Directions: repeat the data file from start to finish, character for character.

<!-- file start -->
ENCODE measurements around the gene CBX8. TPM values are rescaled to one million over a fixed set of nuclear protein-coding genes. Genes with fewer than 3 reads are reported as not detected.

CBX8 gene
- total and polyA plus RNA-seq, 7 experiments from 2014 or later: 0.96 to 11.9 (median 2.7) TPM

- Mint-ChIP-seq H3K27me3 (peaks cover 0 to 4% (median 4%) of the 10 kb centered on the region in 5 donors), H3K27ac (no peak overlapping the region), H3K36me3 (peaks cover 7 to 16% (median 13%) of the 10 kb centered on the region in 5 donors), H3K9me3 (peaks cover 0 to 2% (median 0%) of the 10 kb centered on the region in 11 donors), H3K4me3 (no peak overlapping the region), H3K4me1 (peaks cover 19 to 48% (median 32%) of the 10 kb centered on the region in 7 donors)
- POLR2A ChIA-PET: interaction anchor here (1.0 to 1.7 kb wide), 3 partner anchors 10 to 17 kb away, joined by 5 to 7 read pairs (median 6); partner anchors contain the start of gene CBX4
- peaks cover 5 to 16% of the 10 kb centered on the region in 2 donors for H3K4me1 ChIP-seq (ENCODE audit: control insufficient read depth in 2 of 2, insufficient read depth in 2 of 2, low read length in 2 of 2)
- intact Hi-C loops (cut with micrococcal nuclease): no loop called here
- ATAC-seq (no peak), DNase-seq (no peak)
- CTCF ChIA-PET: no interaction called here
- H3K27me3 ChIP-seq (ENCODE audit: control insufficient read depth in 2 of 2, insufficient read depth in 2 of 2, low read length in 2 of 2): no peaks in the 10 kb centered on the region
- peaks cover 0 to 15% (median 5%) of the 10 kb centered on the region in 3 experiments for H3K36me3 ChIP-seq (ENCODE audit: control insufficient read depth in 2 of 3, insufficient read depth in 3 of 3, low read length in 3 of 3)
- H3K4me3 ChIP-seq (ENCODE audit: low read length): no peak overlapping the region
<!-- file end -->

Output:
ENCODE measurements around the gene CBX8. TPM values are rescaled to one million over a fixed set of nuclear protein-coding genes. Genes with fewer than 3 reads are reported as not detected.

CBX8 gene
- total and polyA plus RNA-seq, 7 experiments from 2014 or later: 0.96 to 11.9 (median 2.7) TPM

- Mint-ChIP-seq H3K27me3 (peaks cover 0 to 4% (median 4%) of the 10 kb centered on the region in 5 donors), H3K27ac (no peak overlapping the region), H3K36me3 (peaks cover 7 to 16% (median 13%) of the 10 kb centered on the region in 5 donors), H3K9me3 (peaks cover 0 to 2% (median 0%) of the 10 kb centered on the region in 11 donors), H3K4me3 (no peak overlapping the region), H3K4me1 (peaks cover 19 to 48% (median 32%) of the 10 kb centered on the region in 7 donors)
- POLR2A ChIA-PET: interaction anchor here (1.0 to 1.7 kb wide), 3 partner anchors 10 to 17 kb away, joined by 5 to 7 read pairs (median 6); partner anchors contain the start of gene CBX4
- peaks cover 5 to 16% of the 10 kb centered on the region in 2 donors for H3K4me1 ChIP-seq (ENCODE audit: control insufficient read depth in 2 of 2, insufficient read depth in 2 of 2, low read length in 2 of 2)
- intact Hi-C loops (cut with micrococcal nuclease): no loop called here
- ATAC-seq (no peak), DNase-seq (no peak)
- CTCF ChIA-PET: no interaction called here
- H3K27me3 ChIP-seq (ENCODE audit: control insufficient read depth in 2 of 2, insufficient read depth in 2 of 2, low read length in 2 of 2): no peaks in the 10 kb centered on the region
- peaks cover 0 to 15% (median 5%) of the 10 kb centered on the region in 3 experiments for H3K36me3 ChIP-seq (ENCODE audit: control insufficient read depth in 2 of 3, insufficient read depth in 3 of 3, low read length in 3 of 3)
- H3K4me3 ChIP-seq (ENCODE audit: low read length): no peak overlapping the region